I don’t think of myself as a serial entrepreneur since the terminology is most commonly used to describe someone who has had multiple successes (which I haven’t). But I also cannot pretend to be a first-timer — without having to explain the tread marks on my forehead.
So I am a hybrid. As such, I do have a few lessons that I can share which I have been writing up as a book, entitled “Survival Guide for Bootstrapping Entrepreneurs”. I have finished five of the planned ten chapters and I have posted them online on my blog, StartupForLess.org.
Given that Tuesday was the deadline for applying YCombinator summer funding, I imagine right now there must be at least a few hundred aspiring entrepreneurs (founders and cofounders) waiting to jump in with both feet. At the risk of being presumptuous, I’ve distilled my lessons-learned into the following three points and offer them to the contestants of the YC contest with my best wishes.
Remember: There are no losers in entrepreneurship except those who stop trying.
A. Entrepreneurship is a Responsibility
Entrepreneurs have a responsibility to focus on making money.
Entrepreneurship is about the “new” violently overthrowing the “old” and it is not an abstract exercise. In doing what we do and asking others to follow, entrepreneurs affect people’s life and the life of their families. And we affect them profoundly.
I have learned that building a successful startup requires the perfect alignment of many people’s diverse interests and desires. To succeed, we must figure out what rocks our hearts, our minds and our souls, providing our constituents with what they need and what they want.
People are driven by many things: money, fame, power and destiny.
But as the company grows and as more and more people are brought together, I have learned that the only thing that everyone has in common would be money. So my experience is that from the beginning, as an entrepreneur, we must focus entirely on making money. Doing otherwise would be irresponsible.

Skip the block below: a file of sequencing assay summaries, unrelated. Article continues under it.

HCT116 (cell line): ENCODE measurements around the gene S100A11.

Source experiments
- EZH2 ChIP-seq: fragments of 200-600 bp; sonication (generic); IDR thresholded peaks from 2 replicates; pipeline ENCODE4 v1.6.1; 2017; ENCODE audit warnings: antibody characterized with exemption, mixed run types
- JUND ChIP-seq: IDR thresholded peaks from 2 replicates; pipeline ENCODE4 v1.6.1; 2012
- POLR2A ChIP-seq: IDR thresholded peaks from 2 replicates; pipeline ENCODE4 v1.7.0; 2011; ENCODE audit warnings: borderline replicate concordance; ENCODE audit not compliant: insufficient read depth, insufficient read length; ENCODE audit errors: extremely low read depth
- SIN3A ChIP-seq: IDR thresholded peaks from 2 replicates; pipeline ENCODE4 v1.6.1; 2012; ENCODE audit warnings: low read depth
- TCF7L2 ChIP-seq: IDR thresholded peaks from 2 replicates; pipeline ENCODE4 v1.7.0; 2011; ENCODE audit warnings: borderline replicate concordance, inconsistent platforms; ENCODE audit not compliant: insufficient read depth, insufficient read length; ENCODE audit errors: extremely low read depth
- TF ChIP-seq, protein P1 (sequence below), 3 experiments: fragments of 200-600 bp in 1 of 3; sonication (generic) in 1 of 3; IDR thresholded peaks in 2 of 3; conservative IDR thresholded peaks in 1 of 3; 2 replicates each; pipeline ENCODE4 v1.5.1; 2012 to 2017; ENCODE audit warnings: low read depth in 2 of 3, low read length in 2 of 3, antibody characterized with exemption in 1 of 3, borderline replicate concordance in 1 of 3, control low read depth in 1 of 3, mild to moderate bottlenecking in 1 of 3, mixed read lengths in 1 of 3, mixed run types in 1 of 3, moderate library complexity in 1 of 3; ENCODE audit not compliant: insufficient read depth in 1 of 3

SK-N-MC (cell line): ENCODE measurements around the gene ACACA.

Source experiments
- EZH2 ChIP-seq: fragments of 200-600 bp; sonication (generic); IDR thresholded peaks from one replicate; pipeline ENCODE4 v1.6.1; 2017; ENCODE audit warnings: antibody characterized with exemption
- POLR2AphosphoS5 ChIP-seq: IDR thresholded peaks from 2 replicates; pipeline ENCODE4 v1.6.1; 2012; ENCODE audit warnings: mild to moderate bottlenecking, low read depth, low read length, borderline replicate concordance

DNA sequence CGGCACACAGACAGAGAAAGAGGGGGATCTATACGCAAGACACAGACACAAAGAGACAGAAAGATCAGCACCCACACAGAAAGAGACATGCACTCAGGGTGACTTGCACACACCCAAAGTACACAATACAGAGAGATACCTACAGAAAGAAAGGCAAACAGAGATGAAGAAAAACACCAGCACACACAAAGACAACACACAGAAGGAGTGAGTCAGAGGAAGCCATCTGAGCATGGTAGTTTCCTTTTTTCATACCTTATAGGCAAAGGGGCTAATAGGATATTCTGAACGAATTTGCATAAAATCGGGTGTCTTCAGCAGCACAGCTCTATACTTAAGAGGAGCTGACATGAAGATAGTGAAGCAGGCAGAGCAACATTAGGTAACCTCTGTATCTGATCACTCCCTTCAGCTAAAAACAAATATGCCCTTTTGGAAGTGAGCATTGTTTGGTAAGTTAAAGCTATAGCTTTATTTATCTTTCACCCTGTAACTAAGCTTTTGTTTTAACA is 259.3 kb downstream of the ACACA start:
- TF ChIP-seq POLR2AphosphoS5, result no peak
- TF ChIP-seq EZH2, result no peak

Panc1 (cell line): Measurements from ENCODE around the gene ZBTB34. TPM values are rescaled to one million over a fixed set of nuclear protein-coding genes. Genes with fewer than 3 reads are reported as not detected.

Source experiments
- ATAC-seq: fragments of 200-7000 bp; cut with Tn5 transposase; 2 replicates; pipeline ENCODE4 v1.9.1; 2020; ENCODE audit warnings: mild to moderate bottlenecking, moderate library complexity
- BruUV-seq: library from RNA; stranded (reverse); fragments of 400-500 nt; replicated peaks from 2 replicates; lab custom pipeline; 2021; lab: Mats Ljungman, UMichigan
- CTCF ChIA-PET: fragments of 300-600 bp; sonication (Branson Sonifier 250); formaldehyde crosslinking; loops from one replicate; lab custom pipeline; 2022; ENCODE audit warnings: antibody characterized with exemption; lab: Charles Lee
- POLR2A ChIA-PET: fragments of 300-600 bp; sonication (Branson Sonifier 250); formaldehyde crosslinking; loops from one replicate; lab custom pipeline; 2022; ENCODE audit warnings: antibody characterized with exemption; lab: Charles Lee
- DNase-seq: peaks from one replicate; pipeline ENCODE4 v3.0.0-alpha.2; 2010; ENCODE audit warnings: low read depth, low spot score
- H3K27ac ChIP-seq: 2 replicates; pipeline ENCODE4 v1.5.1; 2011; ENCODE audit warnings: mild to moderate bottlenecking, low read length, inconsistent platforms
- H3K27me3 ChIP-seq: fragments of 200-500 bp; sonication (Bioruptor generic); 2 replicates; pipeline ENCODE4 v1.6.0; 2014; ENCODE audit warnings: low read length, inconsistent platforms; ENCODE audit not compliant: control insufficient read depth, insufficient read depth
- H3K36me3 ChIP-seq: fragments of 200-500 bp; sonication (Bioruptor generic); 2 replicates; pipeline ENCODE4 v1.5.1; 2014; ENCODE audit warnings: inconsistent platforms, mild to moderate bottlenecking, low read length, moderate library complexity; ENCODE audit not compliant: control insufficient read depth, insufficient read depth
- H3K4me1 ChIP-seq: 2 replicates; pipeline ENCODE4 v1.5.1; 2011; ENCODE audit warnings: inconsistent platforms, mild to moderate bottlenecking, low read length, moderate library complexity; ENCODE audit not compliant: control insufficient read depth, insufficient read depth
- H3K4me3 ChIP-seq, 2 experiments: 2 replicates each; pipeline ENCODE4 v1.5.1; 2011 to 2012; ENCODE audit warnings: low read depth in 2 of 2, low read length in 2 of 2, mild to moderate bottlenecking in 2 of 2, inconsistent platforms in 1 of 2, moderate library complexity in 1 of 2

Being an entrepreneur means you don’t give up which also means that you are bound to try to solve the same problem over and over again, albeit with more experience, and expect different results.
So the one thing that you have to keep in mind is that in time everything changes and it could change even between the time you put together the team and the time you receive initial funding (from YC or anyone else), or between the time you execute and the time you ship products.
My experience is that peripheral vision is as important as vision and you have to learn to make adjustment as reality presents itself.
In other words, to be successful as an entrepreneur, you need both a compass (which reacts to external stimulus) and an inertia guidance system (which is inside your heart but very important in guiding you through the dark clouds).
In my last startup, it turns out that being our own “surrogate” customer was the most important ingredient for our success.
My fellow co-Founders had worked in the network monitoring side of the networking business for many years. They knew about their customers’ pain first hand because as a monitoring tool vendor, they knew how hard it was to deploy their own products. So in a sense, they were frustrated that their ecosystem was disjointed and the product that they invented had been their dream tool.